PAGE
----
Cal Poly's lack of diversity, laid bare in a recent string of racist incidents on campus, is even more pronounced when viewed through the lens of the athletic department.
In athletics, 61 percent of the student-athlete population identified as white — 324 of the 535 athletes — according to diversity numbers provided by the Cal Poly athletic department for the 2017-18 academic year.
That’s higher than the 54.8 percent of Cal Poly's total student body who identified as white, which is the highest mark of any school within the 23-campus CSU system or the 10-university UC system.
And while the percentage of black athletes is significantly higher than the campus as a whole — 8 percent of the total student-athlete population compared to 0.7 of the student body — if it weren't for the athletics department, Cal Poly would be even whiter.
The 44 black athletes from 2017 made up more than 26 percent of the entire black student population.
Cal Poly's football team is among the most diverse group in the athletics department, with 44 percent of its 101-player roster identifying as white, 20 percent black, 17 percent Hispanic/Latino, 11 percent multi-racial and 7 percent Pacific Islander.
Of Cal Poly's entire black student population, 12 percent (20 players) are members of the football team.
The least diverse sports at Cal Poly include indoor/sand volleyball (85 percent white), golf (71 percent white) and swim/dive (82 percent white).
In the athletics department as a whole, Hispanic/Latino student athletes account for 15 percent of the population while 8 percent identify as multi-racial. That's compared to a 17 percent Hispanic/Latino and 8 percent multi-racial population on the entire campus. Asian Americans make up 2 percent of the student-athlete population compared to 11 percent campus-wide. (Numbers are rounded to nearest whole number.)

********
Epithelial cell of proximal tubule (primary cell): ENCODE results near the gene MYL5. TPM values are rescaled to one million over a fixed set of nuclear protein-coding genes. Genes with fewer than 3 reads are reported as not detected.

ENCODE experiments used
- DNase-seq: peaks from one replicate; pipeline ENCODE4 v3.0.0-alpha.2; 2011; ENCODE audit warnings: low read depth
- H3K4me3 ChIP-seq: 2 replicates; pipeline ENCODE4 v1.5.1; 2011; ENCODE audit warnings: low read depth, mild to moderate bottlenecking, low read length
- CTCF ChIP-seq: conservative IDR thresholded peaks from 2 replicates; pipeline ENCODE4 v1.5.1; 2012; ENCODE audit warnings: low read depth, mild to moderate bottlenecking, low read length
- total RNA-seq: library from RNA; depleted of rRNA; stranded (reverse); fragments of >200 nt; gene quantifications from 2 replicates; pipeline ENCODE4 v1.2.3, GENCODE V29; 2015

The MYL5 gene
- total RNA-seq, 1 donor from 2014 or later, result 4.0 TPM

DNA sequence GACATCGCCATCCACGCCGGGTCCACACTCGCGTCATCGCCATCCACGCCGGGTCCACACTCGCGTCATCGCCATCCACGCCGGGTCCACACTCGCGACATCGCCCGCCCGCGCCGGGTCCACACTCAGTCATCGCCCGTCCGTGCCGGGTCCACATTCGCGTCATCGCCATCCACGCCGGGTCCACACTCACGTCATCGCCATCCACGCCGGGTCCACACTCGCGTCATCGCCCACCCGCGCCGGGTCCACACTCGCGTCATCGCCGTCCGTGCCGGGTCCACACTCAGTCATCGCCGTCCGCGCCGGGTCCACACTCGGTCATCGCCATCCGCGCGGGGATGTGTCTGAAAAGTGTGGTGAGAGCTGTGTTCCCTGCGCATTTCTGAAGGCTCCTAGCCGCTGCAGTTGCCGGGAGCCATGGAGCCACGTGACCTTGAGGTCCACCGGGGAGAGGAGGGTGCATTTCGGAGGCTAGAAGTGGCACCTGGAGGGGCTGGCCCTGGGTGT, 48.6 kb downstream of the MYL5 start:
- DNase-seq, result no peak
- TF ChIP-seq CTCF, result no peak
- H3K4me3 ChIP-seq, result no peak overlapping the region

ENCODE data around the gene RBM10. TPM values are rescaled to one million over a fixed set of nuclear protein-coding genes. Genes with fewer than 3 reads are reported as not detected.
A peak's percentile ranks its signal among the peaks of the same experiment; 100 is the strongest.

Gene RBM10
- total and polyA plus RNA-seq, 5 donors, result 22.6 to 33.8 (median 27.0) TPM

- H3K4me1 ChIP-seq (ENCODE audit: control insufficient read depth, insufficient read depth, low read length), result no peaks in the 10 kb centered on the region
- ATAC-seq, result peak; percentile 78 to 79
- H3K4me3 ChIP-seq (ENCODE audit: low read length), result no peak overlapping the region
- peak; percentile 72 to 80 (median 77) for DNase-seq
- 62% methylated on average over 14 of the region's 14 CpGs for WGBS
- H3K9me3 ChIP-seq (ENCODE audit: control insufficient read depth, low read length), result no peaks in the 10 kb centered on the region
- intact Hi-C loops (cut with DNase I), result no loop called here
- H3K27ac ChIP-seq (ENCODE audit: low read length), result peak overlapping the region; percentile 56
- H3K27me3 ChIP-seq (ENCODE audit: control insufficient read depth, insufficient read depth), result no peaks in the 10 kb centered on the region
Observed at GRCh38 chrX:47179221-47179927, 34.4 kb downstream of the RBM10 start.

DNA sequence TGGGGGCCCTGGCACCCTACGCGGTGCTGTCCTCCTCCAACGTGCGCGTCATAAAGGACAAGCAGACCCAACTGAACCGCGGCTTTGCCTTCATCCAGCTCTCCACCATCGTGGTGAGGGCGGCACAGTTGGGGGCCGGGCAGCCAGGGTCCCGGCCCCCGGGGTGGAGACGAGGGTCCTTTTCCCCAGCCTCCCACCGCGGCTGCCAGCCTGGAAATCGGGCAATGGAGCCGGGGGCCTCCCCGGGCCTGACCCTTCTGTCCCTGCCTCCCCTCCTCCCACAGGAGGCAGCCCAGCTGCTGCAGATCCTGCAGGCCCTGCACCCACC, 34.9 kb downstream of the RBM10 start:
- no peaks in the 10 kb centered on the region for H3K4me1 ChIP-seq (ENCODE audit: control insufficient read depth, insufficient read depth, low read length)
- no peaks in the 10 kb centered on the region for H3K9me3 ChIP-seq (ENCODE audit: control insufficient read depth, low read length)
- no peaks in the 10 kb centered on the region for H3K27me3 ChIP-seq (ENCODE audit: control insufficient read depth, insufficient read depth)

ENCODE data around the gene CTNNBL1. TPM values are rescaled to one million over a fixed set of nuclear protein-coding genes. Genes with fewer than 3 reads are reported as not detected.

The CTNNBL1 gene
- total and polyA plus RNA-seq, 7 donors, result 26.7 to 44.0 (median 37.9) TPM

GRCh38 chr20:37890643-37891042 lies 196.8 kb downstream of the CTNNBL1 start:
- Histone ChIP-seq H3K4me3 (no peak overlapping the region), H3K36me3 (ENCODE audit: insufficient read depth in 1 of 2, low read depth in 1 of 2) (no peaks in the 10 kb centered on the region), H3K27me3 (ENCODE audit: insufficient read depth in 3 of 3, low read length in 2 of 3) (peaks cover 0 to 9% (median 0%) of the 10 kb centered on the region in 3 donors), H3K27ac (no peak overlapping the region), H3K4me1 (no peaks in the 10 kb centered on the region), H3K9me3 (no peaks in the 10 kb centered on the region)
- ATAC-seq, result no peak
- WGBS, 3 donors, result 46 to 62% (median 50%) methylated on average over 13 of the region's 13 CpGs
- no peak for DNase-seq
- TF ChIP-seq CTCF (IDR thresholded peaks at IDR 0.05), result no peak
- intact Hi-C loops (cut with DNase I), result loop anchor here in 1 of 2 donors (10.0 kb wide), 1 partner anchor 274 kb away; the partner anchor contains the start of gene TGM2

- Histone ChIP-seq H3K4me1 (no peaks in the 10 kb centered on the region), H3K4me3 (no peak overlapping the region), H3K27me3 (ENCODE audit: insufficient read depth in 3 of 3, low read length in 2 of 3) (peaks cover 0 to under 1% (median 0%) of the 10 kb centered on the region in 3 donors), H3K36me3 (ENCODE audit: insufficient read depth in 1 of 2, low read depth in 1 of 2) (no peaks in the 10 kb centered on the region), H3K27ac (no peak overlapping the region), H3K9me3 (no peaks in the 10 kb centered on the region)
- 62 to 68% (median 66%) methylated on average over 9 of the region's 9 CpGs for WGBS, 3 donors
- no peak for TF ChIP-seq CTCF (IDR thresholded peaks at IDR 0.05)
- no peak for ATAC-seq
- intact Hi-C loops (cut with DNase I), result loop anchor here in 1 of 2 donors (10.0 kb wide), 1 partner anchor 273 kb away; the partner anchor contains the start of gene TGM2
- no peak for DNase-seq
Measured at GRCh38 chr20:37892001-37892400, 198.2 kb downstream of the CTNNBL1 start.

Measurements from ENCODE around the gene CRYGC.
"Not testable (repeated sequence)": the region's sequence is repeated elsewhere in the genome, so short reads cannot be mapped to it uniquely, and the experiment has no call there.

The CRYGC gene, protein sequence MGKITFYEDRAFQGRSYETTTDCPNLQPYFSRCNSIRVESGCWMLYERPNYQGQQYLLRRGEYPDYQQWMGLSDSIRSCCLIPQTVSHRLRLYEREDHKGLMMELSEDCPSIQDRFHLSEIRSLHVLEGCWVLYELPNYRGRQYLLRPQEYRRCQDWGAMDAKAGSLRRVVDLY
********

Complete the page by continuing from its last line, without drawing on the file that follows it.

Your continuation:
Statewide diversity numbers for athletic departments were not easily available, but The Tribune did obtain diversity breakdowns from this year for the athletic departments of Cal Poly Pomona and Cal State Fullerton for comparison.
Of the 234 student athletes at Cal Poly Pomona, 31 percent identify as white, 31 percent Hispanic/Latino and 23 percent black. At Cal State Fullerton, a school that competes against Cal Poly in most sports, 34 percent of its 339 student athletes identify as Hispanic/Latino, 22 percent identify as white and 14 percent identify as African American.
The numbers for Cal Poly Pomona and Fullerton, schools without the typically more diverse sport of football, closer reflect statewide numbers when compared to Cal Poly.
According to Statistical Atlas, a website that analyzes data from the U.S. Census Bureau, California's ethnic breakdown as of July 2017 was 39.7 percent white, 37.4 percent Hispanic, 13.3 percent Asian, 6 percent African American.
“We are trying harder to reflect the diversity of our state, and obviously we are not there. There are a lot of obstacles to those things. Location, majors, requirements — all those things will factor in,” Cal Poly athletic director Don Oberhelman said.
There is also a lack of diversity when it comes to Cal Poly head coaches.
Of its 16 head coaches, there are apparently no head coaches of color (Cal Poly could not confirm the ethnicity of each coach because it does not maintain records on the ethnicity of its staff, according to Oberhelman).
Oberhelman said Cal Poly needs to do a better job of building a diverse coaching staff.
He also acknowledges that there is a real possibility that the recent racist events at Cal Poly will hurt the diversity numbers within the athletic department moving forward.